• Time poverty is broadly defined as the lack of time for leisure and rest after accounting for the time spent in productive and care-taking responsibilities. In transportation, this is a result of the poor access to services and often forces women to look for work at shorter distances from their home. 
  • Forced immobility implies restricted travel, “latent demand” or the trips that were not made. Restricting women’s travel at night is one such example. This could be a consequence of violence and insecurity in relation to transport, culture and perception of gender roles, and transport options.  
  • Forced mobility is the opposite aspect, caused by poor services and infrastructure. For example, inadequate water and sanitation infrastructure in urban low income communities forces women and girls to undertake long and risky trips for essential functions such as accessing water and defecation. Women and girls tend to perform the latter function in darkness, after 10 pm or at 4 am, facing the threat of harassment or violence.

4. There are specific barriers that impede women’s employment and growth in transport authorities
Transportation is largely considered a masculine profession. For example, conversations with senior level officers revealed that women constitute close to one-third of the employees in the Delhi Transport Corporation and the Bangalore Metropolitan Transport Corporation. This has been due to lower applications received from women, or them not meeting height, education or licence criteria. In Mumbai, according to a World Bank report, women constituted only 12.5% of the Brihanmumbai Electric Supply & Transport Undertaking Committee and 1% of its engineers in 2010. When BEST attempted to induct women bus conductors, all of them asked to be shifted to desk jobs.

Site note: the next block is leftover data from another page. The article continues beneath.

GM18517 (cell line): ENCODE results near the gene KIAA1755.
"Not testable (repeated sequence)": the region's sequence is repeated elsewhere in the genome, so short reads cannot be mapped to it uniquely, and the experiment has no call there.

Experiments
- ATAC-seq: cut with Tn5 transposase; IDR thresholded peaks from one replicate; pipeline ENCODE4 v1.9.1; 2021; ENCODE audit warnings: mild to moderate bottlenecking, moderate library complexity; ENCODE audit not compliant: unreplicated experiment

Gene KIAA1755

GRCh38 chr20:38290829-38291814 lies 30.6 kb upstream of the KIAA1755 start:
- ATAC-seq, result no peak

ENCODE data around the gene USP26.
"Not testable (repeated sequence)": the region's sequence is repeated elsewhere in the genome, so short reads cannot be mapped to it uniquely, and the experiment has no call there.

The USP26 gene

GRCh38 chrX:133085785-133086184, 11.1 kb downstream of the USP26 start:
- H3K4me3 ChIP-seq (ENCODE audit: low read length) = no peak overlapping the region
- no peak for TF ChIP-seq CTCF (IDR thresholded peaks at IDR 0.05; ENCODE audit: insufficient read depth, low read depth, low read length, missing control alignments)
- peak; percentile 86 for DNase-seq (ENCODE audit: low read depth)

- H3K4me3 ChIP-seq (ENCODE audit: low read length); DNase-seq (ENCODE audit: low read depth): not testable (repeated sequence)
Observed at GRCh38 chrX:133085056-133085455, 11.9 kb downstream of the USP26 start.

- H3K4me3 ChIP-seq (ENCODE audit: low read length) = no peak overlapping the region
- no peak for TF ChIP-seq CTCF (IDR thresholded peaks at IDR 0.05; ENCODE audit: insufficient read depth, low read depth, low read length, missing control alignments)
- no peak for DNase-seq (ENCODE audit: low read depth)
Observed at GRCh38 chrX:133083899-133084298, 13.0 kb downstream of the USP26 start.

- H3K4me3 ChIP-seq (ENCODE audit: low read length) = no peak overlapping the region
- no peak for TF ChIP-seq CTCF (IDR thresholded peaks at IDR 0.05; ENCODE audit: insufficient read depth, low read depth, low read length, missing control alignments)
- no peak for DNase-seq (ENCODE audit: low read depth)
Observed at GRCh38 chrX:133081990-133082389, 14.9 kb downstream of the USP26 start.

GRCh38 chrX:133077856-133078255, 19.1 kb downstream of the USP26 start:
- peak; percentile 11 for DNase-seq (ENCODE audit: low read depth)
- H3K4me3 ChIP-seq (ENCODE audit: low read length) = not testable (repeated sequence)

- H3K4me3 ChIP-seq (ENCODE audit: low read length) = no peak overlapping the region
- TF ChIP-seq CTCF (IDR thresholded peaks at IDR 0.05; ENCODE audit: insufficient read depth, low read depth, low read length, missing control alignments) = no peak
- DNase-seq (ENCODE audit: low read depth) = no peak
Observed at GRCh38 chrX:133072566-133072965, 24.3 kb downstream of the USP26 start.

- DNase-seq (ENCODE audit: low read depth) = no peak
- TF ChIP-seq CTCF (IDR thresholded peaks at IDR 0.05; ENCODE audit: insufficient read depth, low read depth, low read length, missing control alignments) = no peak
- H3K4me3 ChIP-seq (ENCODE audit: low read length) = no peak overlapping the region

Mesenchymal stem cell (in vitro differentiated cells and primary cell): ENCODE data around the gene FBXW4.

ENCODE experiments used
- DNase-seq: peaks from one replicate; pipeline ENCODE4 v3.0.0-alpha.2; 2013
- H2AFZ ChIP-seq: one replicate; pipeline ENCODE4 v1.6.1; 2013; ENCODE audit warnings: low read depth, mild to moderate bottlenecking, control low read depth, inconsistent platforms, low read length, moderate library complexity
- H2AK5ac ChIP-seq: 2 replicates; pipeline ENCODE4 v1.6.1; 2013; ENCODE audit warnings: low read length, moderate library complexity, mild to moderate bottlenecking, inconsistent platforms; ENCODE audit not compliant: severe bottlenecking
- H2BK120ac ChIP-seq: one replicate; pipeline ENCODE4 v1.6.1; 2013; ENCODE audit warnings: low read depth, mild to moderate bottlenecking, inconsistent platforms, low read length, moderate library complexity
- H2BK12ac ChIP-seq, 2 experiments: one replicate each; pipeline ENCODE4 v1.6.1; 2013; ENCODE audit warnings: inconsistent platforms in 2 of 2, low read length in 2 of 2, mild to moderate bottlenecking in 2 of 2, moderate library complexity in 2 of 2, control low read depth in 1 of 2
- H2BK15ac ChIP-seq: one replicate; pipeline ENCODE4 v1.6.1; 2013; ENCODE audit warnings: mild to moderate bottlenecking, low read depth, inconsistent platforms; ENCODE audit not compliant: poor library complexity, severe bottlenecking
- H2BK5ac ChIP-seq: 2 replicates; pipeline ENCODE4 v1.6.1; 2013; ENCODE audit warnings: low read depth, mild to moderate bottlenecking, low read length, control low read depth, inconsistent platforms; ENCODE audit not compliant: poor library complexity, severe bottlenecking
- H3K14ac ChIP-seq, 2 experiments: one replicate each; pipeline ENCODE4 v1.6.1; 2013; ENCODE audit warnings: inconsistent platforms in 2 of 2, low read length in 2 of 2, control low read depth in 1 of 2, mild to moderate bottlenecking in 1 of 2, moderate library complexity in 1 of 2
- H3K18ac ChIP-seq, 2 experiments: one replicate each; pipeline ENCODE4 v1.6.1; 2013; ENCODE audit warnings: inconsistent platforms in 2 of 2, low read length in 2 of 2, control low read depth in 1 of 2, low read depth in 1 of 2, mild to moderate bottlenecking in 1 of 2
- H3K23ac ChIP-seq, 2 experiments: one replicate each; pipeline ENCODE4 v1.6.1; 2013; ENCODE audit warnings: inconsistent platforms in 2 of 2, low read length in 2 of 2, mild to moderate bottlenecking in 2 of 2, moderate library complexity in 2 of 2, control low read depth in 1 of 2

That Transport authorities should set gender parity is a goal both within the organisation and that of its transportation system.

5. Precedents in other countries
In 2007, Transport for London introduced its Gender Equality Schemes, a requirement under the United Kingdom’s Equality Act 2006. Transport for London identified accessibility (including availability, vehicles, integration of services and infrastructure), safety and security, affordability, information and employment (i.e. equal pay, recruitment, retention, flexible working and workplace culture) as the five major intervention areas. These were arrived at after research and consultation with 140 organisations and individuals. Transport for London’s initiatives are considered one of the most comprehensive efforts by transport operators to respond to the needs of women’s riders.

This International Women’s Day, as we pledge to help women and girls achieve their ambitions, let us first understand how women’s mobility is rendered invisible, constrained or forced so that safety is not pursued as a simplistic goal that can be addressed by technological solutions alone.

Sonal Shah is an urban planner and works on transportation and urban planning projects, policies and research at the Indian Institute for Human Settlements.